Infighting and high staff turnover hit New Deal

The government’s flagship £2 billion regeneration
programme is struggling to retain staff and deal with infighting,
according to a new report, writes Sally

A national evaluation of the New Deal for Communities
initiative, launched in 1999 to tackle deprivation in
England’s poorest neighbourhoods, has found many community
representatives leave because of “burn out”.

The 10-year programme is designed to tackle crime, education,
health, employment and housing problems in 39 areas, but some
schemes are being destabilised by high staff turnover.

According to the report chief executives leave, chairs of boards
are replaced and agency representatives move on, which places a
heavy burden on those who stay.

Many partnership boards are in a “state of
flux,”with four-fifths reporting changes in membership in a
year, and a third saying their chairperson has changed.

More than half of community representatives believe that the
time commitments involved in the work is “excessive”
and getting worse.

Less than half of schemes – 40 per cent – are fully
staffed and have trouble recruiting people with the specialist
skills to carry out the work.

Only around two thirds have an evaluation plan and levels of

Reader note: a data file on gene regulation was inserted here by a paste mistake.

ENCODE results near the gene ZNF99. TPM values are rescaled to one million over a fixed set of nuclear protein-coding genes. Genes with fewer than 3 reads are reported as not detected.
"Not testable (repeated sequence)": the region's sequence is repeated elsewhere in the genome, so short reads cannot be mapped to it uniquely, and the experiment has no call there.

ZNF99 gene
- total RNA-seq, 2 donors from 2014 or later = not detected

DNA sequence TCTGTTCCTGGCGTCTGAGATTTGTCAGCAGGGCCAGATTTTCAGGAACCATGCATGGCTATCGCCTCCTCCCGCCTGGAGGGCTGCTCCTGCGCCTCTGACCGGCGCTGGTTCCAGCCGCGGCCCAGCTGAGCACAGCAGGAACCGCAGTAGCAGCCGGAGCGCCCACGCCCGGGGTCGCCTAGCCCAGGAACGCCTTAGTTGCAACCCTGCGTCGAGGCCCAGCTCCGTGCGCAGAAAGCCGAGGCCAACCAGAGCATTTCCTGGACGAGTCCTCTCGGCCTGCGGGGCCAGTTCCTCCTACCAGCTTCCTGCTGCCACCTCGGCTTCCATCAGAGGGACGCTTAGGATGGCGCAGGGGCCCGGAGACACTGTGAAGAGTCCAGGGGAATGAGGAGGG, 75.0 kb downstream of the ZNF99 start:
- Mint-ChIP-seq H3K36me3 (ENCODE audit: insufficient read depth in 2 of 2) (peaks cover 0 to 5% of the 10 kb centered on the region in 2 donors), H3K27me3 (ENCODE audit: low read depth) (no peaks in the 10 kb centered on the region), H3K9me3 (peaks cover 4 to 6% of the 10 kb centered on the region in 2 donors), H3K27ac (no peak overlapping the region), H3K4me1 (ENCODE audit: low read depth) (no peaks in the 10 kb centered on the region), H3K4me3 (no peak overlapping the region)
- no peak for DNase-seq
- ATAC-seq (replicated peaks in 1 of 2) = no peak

community involvement, a core element of the NDC programmes, is

As well as facing burnout, some representatives feel they are
compromised and some schemes are dominated by small groups or
cliques, says the report.

Researchers at the Centre for Regional Economic and Social
Research based at Sheffield Hallam University also found that some
of the schemes were split by tensions.

Nearly halfway through the 10-year scheme, problems surrounding
the management of some schemes and disagreements about how to spend
the £50 million allocated to each are still surfacing.

Yvette Cooper, junior minister in the Office of the Deputy Prime
Minister, added that it was inevitable that some NDCs had faced
early problems, but added that the government would continue to
support troubled schemes.

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